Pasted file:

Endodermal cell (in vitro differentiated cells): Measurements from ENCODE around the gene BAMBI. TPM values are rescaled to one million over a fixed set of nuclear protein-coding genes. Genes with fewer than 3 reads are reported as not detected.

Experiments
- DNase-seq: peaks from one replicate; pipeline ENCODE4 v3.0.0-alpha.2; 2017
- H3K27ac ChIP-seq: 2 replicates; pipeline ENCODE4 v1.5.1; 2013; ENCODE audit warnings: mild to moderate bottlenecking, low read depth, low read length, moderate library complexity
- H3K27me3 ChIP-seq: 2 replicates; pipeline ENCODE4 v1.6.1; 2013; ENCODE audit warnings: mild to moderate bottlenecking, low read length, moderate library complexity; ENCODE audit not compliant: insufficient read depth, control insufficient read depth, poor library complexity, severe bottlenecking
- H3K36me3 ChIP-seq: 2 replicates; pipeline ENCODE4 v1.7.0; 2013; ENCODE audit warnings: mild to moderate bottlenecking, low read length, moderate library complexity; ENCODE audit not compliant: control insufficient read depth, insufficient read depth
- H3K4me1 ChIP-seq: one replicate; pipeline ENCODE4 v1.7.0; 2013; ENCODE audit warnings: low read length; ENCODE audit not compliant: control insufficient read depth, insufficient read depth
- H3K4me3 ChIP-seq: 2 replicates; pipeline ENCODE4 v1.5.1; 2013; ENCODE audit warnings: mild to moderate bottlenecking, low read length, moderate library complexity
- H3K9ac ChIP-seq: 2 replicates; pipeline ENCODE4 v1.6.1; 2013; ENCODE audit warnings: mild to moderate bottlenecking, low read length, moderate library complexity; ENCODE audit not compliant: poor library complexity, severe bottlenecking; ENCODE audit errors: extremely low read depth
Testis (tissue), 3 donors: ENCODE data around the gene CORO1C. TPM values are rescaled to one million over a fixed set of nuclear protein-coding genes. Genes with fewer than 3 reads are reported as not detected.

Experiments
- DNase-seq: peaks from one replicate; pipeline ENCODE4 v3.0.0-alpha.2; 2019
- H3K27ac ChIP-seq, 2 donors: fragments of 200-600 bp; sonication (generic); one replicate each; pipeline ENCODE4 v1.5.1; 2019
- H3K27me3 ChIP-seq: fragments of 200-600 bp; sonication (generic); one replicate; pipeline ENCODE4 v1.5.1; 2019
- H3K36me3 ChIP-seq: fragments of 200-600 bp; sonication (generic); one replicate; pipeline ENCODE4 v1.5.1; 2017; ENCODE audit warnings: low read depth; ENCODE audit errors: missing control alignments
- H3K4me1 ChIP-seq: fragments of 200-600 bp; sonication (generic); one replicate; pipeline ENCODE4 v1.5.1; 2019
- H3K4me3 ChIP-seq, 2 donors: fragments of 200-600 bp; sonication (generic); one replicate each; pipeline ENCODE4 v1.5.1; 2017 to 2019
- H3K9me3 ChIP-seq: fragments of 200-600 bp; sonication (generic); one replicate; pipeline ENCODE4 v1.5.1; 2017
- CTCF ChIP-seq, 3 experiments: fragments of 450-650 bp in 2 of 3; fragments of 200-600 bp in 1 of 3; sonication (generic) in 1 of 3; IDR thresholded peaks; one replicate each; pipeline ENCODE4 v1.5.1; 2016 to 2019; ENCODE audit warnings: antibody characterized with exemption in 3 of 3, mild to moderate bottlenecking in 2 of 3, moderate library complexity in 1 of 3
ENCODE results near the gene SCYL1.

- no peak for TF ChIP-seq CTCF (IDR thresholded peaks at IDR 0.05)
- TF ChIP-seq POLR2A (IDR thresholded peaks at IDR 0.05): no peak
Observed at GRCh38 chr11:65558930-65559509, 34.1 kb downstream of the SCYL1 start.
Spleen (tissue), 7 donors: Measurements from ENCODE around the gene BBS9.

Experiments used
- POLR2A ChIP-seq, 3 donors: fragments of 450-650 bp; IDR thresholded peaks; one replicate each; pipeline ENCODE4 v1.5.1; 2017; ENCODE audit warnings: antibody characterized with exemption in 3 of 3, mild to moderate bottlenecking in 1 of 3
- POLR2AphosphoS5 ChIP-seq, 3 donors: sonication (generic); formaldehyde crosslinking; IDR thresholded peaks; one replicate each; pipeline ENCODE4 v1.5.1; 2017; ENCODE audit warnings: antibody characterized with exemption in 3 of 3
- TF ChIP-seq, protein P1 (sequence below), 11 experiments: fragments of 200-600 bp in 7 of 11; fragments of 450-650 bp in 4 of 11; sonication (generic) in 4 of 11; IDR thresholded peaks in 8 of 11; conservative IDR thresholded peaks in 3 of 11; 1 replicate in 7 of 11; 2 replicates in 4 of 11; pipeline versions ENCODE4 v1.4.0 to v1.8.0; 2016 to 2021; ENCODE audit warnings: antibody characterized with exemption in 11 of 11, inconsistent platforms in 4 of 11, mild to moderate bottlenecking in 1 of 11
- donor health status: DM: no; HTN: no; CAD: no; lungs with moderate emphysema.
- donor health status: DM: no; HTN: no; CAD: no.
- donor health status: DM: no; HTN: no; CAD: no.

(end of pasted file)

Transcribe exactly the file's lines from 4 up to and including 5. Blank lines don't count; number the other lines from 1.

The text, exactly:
- H3K27ac ChIP-seq: 2 replicates; pipeline ENCODE4 v1.5.1; 2013; ENCODE audit warnings: mild to moderate bottlenecking, low read depth, low read length, moderate library complexity
- H3K27me3 ChIP-seq: 2 replicates; pipeline ENCODE4 v1.6.1; 2013; ENCODE audit warnings: mild to moderate bottlenecking, low read length, moderate library complexity; ENCODE audit not compliant: insufficient read depth, control insufficient read depth, poor library complexity, severe bottlenecking